College mission statements would also need to "affirm and guarantee that it will not endorse, oppose, comment, or take action, as an institution, on the public policy controversies of the day, or any other ideology, principle, concept, or formulation that requires commitment to any controversial belief or policy, specified concept, or specified ideology, although it may endorse the congress of the United States when it establishes a state of armed hostility against a foreign power."
Those restrictions of diversity, equity, and inclusion policies are similar to the Stop the Wrongs to Our Kids and Employees (Stop WOKE) Act pushed by Florida Republican Gov. Ron DeSantis. BestColleges previously reported that the Stop WOKE Act, which is currently subject to a legal battle, includes restrictions on teaching concepts around race and gender.
Public higher education institutions would also need to publish searchable course syllabi on their website within three clicks of their home page.
Honesty for Ohio Education blasted the bill's many requirements for colleges, writing that "rather than cultivating learning environments that help students understand complicated aspects of our shared history, uncomfortable truths, and complex systems of power, SB 83 casts an all too familiar chilling effect on education that whitewashes history, sanitizes the truth, and perpetuates discrimination and hate."
Private colleges that receive state funding would be required to submit a statement affirming that they don't require diversity training and don't require "ideological litmus tests" in order to receive that money.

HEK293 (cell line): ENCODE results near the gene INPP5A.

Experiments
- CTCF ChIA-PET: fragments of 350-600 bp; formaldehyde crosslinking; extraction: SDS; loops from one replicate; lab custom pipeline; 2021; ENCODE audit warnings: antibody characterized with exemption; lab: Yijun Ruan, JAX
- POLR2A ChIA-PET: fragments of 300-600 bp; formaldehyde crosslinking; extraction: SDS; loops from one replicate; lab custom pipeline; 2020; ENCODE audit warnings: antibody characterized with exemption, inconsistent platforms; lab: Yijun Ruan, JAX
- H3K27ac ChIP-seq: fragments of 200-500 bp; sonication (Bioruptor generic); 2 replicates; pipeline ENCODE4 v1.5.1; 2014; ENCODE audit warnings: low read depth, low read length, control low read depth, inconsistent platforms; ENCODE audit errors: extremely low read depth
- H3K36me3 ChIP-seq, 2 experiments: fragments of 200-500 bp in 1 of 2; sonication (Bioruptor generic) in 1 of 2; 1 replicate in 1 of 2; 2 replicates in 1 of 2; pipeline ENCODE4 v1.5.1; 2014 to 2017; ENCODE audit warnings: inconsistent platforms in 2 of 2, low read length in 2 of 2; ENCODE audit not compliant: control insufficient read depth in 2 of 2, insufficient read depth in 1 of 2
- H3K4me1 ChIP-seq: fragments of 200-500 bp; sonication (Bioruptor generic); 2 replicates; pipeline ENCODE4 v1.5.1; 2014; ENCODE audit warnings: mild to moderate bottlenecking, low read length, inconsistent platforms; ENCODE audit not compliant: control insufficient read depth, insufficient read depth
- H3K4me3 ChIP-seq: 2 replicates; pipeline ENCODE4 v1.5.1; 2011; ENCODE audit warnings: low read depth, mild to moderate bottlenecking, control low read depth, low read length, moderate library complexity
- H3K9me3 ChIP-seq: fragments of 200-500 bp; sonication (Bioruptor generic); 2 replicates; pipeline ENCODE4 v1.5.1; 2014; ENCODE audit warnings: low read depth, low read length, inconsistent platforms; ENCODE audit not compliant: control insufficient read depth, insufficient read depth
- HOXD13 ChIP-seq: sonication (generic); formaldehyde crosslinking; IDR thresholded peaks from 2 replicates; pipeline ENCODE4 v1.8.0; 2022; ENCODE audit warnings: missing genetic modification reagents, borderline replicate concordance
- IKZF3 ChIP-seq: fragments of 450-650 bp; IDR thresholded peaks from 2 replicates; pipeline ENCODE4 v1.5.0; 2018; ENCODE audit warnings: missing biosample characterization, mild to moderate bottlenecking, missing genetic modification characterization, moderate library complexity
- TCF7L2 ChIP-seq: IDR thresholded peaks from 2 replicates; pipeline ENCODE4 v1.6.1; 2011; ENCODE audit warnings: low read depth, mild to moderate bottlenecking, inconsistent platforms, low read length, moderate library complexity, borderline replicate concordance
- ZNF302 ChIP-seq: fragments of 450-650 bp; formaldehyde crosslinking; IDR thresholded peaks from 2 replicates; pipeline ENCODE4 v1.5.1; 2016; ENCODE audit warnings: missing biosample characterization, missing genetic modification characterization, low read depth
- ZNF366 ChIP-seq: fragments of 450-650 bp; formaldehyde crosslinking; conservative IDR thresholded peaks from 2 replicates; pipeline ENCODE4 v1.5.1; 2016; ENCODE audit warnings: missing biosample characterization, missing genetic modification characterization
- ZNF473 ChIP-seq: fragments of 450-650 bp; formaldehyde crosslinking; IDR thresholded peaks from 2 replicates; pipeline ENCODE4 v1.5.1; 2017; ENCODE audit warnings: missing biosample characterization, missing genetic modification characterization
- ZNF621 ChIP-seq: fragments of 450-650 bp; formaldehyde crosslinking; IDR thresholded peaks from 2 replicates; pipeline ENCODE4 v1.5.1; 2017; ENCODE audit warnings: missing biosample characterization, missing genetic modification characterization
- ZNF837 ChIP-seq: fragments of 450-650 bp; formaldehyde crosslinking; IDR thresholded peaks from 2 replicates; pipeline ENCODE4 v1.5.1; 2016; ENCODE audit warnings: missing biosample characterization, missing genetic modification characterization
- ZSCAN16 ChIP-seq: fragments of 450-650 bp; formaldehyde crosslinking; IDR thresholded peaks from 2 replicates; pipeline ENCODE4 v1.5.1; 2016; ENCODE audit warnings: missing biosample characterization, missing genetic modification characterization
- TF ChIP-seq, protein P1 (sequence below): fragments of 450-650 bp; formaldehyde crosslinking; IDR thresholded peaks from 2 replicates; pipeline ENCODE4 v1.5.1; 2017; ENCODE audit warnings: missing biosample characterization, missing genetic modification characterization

Reporting and Evaluations
The bill would also require annual evaluation for faculty, including a performance evaluation of whether faculty members have classroom environments "free of political, racial, gender, and religious bias."
The legislation would also require colleges to review tenured faculty members every three years and empower school officials to call for a post-tenure review of tenured faculty due to low performance.
Ban on Labor Strikes
The bill adds "employees of any state institution of higher education" to the list of public employees who aren't allowed to strike. That list currently includes essential employees like members of a police or fire department and corrections officers.
Labor unions pushed back on the bill's prohibition on strikes, the Ohio Capital Journal reported, warning that it would "shift the balance of power so much in favor of management" and potentially keep educators and researchers from working at schools in the state.
The Ohio State chapter of the American Association of University Professors (AAUP) slammed the bill in a public letter to the university community.
"Under the cover of the language of 'free speech' and 'intellectual diversity,' the Ohio legislation in fact seeks to curtail these academic and democratic values, censoring speech and undermining faculty governance," the Ohio State AAUP letter reads.
Crackdown on Schools Working With Chinese Colleges
The legislation bans public colleges from entering "into any academic relationship with an academic institution located in China or an academic institution that is located in
another country and is associated with the People's Republic of China," according to the bill's language.
The bill also bans colleges from accepting any gifts or donations from China or anyone who "may be" acting on the Chinese government's behalf, "including a student or a student's family member."
The legislation was introduced March 14, according to the Ohio Legislature's website, and hasn't received a committee hearing yet. Republicans hold a trifecta in Ohio with control over the House, Senate and governorship, according to Ballotpedia.